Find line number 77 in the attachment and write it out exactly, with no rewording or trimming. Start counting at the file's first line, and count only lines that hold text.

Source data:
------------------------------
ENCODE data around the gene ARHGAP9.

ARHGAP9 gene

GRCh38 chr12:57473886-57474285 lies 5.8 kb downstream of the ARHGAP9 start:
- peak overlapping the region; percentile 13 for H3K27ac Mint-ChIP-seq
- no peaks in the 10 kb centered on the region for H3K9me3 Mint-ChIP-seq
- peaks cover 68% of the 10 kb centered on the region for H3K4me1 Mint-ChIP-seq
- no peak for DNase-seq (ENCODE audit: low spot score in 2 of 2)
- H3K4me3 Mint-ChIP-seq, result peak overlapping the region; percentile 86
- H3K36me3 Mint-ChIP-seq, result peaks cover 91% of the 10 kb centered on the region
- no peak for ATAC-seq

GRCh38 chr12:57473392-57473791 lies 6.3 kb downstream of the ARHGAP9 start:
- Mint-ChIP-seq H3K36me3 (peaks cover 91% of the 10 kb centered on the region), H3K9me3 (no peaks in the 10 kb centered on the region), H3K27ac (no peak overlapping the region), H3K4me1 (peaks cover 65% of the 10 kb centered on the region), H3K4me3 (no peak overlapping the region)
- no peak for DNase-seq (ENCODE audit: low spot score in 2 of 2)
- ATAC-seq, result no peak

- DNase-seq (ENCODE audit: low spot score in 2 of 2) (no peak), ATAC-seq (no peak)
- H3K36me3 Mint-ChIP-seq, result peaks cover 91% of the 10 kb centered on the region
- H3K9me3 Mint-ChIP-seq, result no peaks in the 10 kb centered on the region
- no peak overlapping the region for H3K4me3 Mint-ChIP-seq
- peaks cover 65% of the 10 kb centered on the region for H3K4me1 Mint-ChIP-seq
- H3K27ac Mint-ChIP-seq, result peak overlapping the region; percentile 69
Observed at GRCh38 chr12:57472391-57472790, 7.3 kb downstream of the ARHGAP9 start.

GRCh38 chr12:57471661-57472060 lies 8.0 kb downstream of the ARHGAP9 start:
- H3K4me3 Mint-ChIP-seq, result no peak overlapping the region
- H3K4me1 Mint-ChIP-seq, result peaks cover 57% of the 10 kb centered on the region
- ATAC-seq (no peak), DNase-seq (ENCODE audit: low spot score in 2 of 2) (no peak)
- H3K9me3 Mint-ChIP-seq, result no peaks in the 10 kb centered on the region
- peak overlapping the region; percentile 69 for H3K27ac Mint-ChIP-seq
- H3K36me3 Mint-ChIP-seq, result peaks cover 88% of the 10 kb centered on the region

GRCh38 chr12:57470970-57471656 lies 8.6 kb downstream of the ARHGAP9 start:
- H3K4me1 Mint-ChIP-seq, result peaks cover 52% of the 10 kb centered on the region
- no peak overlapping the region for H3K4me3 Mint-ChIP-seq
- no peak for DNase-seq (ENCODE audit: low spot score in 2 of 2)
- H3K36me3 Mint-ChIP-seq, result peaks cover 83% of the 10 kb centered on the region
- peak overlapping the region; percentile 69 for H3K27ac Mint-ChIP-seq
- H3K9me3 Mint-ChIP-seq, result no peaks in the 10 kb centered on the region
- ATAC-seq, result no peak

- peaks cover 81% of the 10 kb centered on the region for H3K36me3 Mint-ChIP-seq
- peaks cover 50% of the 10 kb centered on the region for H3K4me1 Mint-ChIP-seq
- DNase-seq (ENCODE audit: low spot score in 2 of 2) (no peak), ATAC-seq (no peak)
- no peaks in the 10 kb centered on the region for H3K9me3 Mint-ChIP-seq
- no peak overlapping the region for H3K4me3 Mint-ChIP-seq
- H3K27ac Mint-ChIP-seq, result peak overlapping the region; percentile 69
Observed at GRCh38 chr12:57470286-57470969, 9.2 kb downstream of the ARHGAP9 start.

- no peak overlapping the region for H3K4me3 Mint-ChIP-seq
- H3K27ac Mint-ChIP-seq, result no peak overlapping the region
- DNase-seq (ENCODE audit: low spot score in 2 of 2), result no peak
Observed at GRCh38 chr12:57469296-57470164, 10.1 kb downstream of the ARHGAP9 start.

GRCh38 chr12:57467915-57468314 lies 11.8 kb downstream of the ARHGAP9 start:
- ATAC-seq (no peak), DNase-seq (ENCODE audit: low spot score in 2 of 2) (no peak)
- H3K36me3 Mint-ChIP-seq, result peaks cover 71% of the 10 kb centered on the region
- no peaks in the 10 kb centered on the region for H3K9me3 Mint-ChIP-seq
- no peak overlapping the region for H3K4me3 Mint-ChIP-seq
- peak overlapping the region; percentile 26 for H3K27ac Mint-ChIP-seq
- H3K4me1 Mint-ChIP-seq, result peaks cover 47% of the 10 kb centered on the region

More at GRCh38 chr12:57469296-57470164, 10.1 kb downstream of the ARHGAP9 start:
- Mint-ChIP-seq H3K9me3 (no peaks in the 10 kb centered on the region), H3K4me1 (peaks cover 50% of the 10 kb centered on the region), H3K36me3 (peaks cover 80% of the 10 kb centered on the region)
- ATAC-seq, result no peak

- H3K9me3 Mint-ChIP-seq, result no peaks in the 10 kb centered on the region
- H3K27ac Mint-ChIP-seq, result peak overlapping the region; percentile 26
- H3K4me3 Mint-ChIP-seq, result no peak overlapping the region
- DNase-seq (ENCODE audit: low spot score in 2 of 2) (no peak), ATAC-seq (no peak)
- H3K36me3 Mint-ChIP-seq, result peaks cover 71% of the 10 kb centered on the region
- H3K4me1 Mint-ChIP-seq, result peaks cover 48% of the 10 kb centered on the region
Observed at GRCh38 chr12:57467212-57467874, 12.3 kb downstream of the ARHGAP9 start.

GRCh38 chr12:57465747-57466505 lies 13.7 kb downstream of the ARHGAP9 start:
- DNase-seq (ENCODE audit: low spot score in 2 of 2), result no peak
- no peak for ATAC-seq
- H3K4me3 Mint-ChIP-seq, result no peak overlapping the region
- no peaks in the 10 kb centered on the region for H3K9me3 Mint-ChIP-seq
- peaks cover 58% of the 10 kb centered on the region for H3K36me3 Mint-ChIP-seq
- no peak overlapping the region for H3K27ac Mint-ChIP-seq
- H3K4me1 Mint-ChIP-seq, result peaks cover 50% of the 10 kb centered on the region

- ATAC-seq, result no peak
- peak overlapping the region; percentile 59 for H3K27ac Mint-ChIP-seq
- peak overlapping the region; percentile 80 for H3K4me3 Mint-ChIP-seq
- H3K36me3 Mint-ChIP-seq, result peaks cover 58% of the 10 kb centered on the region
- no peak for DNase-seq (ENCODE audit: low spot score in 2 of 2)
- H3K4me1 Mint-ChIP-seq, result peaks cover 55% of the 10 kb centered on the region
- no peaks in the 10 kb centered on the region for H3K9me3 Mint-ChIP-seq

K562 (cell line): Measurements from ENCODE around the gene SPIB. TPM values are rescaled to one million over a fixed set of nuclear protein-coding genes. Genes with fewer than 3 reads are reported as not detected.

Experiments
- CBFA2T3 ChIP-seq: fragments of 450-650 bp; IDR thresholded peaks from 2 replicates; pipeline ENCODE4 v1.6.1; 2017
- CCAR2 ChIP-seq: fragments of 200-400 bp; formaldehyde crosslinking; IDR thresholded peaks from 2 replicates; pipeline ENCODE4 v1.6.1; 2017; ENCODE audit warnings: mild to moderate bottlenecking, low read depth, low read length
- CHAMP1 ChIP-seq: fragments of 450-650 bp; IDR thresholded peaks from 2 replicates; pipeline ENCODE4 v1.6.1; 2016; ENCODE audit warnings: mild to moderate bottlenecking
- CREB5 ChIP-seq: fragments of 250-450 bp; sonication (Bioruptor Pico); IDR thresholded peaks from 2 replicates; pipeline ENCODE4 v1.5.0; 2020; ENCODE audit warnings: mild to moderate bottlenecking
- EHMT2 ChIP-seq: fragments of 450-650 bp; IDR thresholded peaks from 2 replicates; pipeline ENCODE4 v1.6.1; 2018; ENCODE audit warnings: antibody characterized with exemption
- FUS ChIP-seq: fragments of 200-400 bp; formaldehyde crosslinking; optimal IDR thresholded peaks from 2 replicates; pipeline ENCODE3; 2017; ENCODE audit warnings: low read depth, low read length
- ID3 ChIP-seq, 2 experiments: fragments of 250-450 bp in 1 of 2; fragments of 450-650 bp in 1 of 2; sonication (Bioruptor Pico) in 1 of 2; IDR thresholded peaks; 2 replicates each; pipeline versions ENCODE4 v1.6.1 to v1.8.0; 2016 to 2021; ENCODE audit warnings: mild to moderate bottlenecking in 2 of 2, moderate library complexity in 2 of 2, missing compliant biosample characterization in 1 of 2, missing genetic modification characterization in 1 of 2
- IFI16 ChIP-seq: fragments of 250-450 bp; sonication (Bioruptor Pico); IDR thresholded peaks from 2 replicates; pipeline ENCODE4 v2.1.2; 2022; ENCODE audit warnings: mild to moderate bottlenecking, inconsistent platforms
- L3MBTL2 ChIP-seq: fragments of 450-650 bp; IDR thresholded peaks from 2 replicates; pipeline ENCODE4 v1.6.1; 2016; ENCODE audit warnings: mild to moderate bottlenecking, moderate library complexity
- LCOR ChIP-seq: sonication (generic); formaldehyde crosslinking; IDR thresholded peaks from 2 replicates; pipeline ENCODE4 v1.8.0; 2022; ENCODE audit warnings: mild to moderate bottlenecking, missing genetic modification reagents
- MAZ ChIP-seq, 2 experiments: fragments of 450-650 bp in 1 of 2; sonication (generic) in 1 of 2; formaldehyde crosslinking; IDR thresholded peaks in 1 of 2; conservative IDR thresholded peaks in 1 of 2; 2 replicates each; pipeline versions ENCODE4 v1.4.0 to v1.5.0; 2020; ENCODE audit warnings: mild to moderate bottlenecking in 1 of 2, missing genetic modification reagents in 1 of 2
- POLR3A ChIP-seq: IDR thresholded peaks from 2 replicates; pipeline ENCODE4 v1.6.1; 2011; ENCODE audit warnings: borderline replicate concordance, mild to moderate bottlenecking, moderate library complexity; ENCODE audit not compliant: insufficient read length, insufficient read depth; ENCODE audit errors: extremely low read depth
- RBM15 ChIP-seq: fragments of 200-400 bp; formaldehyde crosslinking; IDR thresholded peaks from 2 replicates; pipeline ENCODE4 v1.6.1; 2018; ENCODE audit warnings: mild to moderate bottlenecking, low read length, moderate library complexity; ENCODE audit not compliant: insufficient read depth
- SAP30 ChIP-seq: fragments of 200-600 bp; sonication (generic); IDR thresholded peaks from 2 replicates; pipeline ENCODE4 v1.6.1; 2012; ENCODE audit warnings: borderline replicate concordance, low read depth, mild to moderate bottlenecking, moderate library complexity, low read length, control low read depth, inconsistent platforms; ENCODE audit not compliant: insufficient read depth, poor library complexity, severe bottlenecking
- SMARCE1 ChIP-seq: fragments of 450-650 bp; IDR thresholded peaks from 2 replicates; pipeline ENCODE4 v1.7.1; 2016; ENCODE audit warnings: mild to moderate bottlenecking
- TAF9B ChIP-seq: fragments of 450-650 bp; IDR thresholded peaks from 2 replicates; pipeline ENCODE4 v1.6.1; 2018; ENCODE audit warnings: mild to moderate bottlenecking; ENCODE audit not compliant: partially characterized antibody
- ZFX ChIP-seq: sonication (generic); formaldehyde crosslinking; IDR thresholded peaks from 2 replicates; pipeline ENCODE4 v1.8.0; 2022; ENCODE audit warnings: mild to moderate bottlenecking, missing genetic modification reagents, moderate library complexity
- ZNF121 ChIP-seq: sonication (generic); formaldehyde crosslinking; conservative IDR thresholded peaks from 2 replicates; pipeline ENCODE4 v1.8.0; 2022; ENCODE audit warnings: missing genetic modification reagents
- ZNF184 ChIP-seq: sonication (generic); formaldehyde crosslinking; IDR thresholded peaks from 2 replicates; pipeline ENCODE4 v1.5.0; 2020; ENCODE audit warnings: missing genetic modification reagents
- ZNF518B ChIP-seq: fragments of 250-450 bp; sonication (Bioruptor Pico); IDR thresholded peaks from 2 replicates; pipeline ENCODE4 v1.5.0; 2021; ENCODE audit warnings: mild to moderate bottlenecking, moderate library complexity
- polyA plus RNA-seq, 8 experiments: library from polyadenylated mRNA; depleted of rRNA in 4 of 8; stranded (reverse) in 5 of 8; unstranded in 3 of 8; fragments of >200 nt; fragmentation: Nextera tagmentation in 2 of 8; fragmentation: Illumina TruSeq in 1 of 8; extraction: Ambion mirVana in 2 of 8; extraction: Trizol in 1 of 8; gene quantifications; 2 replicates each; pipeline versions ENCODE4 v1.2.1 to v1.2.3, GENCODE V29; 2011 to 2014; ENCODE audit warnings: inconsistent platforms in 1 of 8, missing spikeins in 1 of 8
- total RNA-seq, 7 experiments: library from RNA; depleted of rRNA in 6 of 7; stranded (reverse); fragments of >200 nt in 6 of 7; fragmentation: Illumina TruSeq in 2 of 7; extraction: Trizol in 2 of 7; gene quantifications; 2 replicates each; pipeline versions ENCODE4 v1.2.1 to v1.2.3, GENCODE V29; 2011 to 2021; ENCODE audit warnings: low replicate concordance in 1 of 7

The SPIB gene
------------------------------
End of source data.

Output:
- no peak for DNase-seq (ENCODE audit: low spot score in 2 of 2)